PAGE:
Consumers have acquired a taste for Maine oysters, and their growers have been all too happy to keep up with demand.

“What we hear from buyers is that they can sell whatever farmers have,” said Nick Battista, the marine programs director at the Island Institute in Rockland, Maine.

According to figures from the Maine Department of Natural Resources, state oyster farmers sold 2.13 million pounds of oysters worth $5.05 million in 2016, besting the previous year’s haul of 1.79 million pounds worth $4.37 million and shattering 2014 numbers that saw 1.18 million oysters harvested for just $3.07 million. And the good news is the demand is just starting to pick up.

“People are definitely becoming more interested in oysters,” said Battista, who runs educational programs for anyone interested in getting started in oyster farming. “It has a lot to do with changing palettes. With each different farm there’s different water conditions, and that means different flavors. It’s fun for people to try half a dozen oysters all from different farms at raw bars that are popping up.”

"According to the annual EPA reports, Maine has some of the highest water quality in the country" said Sebastian Belle, executive director of the Maine Aquaculture Association. "That, combined with lower water temperature and a productive phytoplankton ecosystem, means that our oysters tend to have a higher glycogen content and condition factor. To the consumer, that means a sweet, creamy oyster that tastes outstanding. To the chef, it means a high quality product with a longer shelf life than products that have traveled far or come out of warmer waters."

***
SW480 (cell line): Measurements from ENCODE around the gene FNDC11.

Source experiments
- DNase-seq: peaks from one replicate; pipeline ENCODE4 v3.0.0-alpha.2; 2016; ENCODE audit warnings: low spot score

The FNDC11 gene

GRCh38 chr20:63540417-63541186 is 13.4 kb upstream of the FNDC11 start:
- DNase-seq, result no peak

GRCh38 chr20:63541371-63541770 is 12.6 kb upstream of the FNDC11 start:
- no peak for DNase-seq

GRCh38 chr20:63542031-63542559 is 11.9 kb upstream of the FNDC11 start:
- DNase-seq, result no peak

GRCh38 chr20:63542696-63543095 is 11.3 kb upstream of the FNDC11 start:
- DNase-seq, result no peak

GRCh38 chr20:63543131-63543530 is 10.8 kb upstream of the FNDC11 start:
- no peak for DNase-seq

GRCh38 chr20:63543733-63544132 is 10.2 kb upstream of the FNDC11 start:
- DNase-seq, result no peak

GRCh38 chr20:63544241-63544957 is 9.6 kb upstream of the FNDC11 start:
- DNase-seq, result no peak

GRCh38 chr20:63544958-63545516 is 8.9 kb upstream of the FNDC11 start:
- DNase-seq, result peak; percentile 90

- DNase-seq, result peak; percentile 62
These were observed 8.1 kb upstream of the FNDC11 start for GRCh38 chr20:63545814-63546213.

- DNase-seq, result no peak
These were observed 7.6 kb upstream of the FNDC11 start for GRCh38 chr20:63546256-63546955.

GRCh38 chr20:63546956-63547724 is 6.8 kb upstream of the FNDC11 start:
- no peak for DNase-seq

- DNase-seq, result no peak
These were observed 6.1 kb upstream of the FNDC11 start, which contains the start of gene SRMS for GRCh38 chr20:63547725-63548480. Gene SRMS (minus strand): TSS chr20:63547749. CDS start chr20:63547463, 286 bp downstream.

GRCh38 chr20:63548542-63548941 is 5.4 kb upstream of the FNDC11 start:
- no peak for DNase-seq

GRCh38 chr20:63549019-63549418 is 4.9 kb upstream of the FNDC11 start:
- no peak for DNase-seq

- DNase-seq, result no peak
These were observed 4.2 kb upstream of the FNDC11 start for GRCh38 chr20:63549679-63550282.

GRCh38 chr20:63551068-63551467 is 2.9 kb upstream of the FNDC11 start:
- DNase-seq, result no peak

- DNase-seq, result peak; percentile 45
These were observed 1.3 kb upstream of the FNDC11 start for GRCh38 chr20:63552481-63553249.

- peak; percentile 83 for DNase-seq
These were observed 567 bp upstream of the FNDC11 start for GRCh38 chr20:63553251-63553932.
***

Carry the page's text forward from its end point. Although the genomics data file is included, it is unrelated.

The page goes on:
Interest in farming oysters is growing as fishermen look to supplement income lost from the shuttered shrimp fishery, restricted groundfish fishery and the lobster off-season. Older fishermen are also looking to oysters as a way to stay on the water.

"Oyster farming is proving to be a great way for working waterfront families to diversify their economic base and continue their family maritime heritage," said Belle. "Many of the newer farmers are either commercial fishermen or their sons and daughters."

Average wholesale price for oysters ranges from 60 to 80 cents apiece.

At the start of 2016, Maine marine resources had leased 180 limited-purpose aquaculture permits for 400 square feet, of which farmers can own up to four. Now the department is pushing 350 permits.

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Samuel Hill is the former associate editor for National Fisherman. He is a graduate of the University of Southern Maine where he got his start in journalism at the campus’ newspaper, the Free Press. He has also written for the Bangor Daily News, the Outline, Motherboard and other publications about technology and culture.

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